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• Be Careful What...
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      • Darren and the Circus
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• Walking with Banshee

Be Careful What You Ask For (05/02/21)

We have always been told “be careful what you wish for,” that also applies to what you ‘ask’ for!

My friends and I walk for about an hour every morning, and I am always in search of things along the walk that I can incorporate into a piece of art. Recently, I have noticed an increase in those mini-bottles of booze laying in the streets, sold in three locations within our walking area.

I assume the increase correlates to the increase in homeless in the area as well, and really hurts my heart thinking they are increasing their alcohol consumption. The increase in the homeless is really an issue this country, well actually the world, needs to address.

Since I started noticing the increase in the bottles, I figured I’d create a piece of art that addresses the issue, and so started picking them up and documenting where they are found in relation to the locations where they are sold.

In the first couple weeks of collecting them, I’d picked up around 50+ bottles.

One morning I was getting ready to take out our recycling to the bin, and noticed a young guy pulling the aluminum cans out of the bin. I grabbed $40 to take down to give him.

I got down to the bin, said hello, and noticed the guy seemed to be in pretty good shape for a homeless guy scavenging for recyclables. For anybody that knows me or has read other stories posted, I have experience dealing with the homeless.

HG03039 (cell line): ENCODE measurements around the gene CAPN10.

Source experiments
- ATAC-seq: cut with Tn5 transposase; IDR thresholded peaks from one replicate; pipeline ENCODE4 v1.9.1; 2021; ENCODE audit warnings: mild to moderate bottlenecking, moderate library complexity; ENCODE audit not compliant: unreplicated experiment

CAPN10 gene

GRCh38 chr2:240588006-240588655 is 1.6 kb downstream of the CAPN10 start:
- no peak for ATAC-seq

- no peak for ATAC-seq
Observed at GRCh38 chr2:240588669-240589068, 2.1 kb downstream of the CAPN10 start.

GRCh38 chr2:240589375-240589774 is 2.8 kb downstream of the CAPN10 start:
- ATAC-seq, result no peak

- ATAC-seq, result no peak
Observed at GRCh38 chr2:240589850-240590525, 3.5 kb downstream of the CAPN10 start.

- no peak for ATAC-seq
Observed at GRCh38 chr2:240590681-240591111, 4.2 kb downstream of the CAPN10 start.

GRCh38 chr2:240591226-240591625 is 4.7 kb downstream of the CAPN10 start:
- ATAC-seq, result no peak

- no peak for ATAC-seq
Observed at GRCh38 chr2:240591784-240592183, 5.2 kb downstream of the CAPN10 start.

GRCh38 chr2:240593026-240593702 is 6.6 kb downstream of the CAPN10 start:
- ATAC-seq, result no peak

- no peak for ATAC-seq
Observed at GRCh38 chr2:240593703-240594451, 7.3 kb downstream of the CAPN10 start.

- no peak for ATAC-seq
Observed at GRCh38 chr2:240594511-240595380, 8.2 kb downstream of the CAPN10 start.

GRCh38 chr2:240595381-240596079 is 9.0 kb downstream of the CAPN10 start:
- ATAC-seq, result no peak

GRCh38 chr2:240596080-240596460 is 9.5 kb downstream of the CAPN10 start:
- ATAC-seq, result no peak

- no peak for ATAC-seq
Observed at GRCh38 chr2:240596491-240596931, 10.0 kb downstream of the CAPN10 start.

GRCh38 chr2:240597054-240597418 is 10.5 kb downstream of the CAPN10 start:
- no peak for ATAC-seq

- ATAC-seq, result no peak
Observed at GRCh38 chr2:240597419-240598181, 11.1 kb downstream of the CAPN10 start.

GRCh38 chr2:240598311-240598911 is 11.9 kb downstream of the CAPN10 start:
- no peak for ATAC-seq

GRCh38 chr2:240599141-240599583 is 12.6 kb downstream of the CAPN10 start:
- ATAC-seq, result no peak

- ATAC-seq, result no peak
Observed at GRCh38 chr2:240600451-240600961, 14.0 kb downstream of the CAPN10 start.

As I started talking to him, he seemed to have all his senses together, and after I gave him the money, I got a thank you, and a comment about it only going to food. I've heard that line several times before. “I can barely scrounge up enough to eat, I don’t have anything left for cigarettes, booze, drugs, or anything else.”

I felt bad for the guy, and told him I’d bring him down some more cash, it was the least I could do. I ran upstairs, grabbed the remaining cash I had on hand, a little over $60, and took it down to him.

I got another wholehearted thank you. He then started telling me how happy he was the restaurants were starting to open again, because that meant more change laying around them, and more food scraps that were actually edible to pick from. Argh, we really need to help these folks.

He kept chatting, and told me that recyclables were more difficult now, because many of the local recycling stations had closed, and the few that were still open where only taking aluminum—no more plastic.

That entire line of conversation just got me foaming at the mouth. Not only does this country and the world need to help the homeless find a suitable place to live and decent medical and mental assistance, but as a planet, we really need to address the plastic waste issue as well. I thought “the whole world is going to Hell!”